While her peers spent their paychecks on nights out and new clothes, Merz saved 60% to 80% of her income (which increased each year and eventually came close to six figures).

“It was really good that I got started so young because I didn’t have any set habits or lifestyle expectations,” she says.

Merz maxed out her 401(k) — the limit is now $19,000 per year — and her Roth IRA — the limit is now $6,000 per year — and put the rest into a health savings account (HSA) and other taxable accounts.

After six years of saving, her retirement accounts reached a balance of more than $200,000.

Cutting ‘The Big Three’

Despite her ample salary, Merz admits it wasn’t always easy to save so much.

“At the beginning, it was definitely harder. But that’s only because I was still trying to live a typical American life.”

As an example, she cites the fact that she was living in a three-bedroom house by herself — a decision she now deems “ridiculous.” So she got a roommate, and cut her monthly housing budget from $900 to $450.

She also kept the 2005 Pontiac Vibe she purchased in college. Whereas most of her peers have bought one or more new cars since graduating, her vehicle will soon hit the 200,000-mile mark.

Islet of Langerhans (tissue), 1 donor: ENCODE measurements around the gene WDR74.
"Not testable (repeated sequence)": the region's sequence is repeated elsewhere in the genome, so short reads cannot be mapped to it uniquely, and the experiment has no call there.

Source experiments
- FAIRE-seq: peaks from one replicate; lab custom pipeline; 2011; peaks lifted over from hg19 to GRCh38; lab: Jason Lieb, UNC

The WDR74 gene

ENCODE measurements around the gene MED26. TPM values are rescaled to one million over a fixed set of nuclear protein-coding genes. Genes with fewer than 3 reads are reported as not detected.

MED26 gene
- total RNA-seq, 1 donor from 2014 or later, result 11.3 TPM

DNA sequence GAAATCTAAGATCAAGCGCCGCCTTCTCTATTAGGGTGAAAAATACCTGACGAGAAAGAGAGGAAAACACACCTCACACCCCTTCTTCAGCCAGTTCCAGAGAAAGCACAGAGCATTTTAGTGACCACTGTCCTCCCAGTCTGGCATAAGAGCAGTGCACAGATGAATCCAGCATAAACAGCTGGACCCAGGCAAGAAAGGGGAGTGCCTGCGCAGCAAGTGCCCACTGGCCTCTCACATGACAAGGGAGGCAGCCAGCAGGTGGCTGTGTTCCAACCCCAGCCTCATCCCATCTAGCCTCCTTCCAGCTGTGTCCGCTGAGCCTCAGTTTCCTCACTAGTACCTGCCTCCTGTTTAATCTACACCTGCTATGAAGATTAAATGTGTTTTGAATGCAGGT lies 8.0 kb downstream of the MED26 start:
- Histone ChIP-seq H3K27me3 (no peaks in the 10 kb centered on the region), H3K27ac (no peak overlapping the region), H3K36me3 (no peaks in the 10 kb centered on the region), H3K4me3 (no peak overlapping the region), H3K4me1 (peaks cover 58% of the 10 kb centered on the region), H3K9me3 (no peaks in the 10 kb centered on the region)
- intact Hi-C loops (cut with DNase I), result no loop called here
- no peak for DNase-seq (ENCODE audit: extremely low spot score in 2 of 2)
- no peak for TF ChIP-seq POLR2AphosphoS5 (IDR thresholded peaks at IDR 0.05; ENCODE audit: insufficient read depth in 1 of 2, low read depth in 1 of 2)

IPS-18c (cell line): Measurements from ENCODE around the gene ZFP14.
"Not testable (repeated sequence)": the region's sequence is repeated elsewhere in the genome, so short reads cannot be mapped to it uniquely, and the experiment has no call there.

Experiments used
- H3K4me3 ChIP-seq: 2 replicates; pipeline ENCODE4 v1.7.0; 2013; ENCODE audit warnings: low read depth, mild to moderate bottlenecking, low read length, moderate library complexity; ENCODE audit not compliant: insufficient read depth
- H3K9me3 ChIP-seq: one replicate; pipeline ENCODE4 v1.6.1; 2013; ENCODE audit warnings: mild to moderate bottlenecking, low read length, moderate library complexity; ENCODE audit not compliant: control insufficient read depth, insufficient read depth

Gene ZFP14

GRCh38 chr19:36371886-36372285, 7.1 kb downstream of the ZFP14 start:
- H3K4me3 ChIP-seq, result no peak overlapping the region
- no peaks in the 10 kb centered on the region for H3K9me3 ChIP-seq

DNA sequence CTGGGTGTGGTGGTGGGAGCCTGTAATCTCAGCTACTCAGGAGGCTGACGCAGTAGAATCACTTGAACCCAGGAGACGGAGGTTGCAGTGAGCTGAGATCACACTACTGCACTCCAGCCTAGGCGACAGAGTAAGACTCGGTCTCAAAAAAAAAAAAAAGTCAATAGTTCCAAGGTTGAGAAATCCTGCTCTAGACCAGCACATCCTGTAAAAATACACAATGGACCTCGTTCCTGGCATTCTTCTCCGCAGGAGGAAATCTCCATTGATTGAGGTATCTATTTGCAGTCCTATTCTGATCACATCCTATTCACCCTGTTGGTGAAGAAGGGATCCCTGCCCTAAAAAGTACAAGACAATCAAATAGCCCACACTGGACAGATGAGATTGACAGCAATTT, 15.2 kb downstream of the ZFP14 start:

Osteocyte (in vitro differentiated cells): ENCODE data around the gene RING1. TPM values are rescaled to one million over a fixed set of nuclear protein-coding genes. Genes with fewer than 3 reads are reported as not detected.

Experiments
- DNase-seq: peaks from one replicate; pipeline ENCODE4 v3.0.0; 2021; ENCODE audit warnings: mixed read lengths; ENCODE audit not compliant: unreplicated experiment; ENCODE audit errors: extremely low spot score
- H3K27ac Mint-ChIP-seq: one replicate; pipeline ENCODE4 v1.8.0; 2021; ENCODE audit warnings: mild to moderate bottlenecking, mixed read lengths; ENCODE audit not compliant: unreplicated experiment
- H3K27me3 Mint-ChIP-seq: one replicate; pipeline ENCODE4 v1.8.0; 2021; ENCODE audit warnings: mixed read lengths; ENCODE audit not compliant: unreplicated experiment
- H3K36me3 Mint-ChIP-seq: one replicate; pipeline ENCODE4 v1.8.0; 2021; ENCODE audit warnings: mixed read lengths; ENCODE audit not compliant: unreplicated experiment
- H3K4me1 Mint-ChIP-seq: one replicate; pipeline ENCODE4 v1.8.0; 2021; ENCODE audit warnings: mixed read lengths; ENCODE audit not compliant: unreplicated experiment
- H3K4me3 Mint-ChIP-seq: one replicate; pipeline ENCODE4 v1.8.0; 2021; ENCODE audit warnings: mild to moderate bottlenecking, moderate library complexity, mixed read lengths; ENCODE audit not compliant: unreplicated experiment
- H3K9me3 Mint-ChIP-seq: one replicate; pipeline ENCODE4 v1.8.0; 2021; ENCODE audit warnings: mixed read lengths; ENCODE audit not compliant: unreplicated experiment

“It’s the big three you have to watch out for: housing, cars, and food,” explains Merz.

“If you can keep those three to a manageable level — or figure out how to get rid of one — you’re going to be so much better off than the average American.”

Or, as she puts it: If “you make one or two different choices in life, that can make all the difference.”

How Millennials Can Save (No Matter Their Income)

Merz is the first to acknowledge that the FIRE movement is dripping in privilege.

“Some people say everyone can achieve FI — that’s just not true. It’s a lot easier to save half of your income if you’re earning a lot of money.” And, as she points out, it’s even easier if you don’t have student loans or dependents.

Still, Merz believes anyone can learn lessons about budgeting and consumption from the FI movement. Even if someone can’t save at high rates, for example, they can maybe build an emergency fund or open a Roth IRA.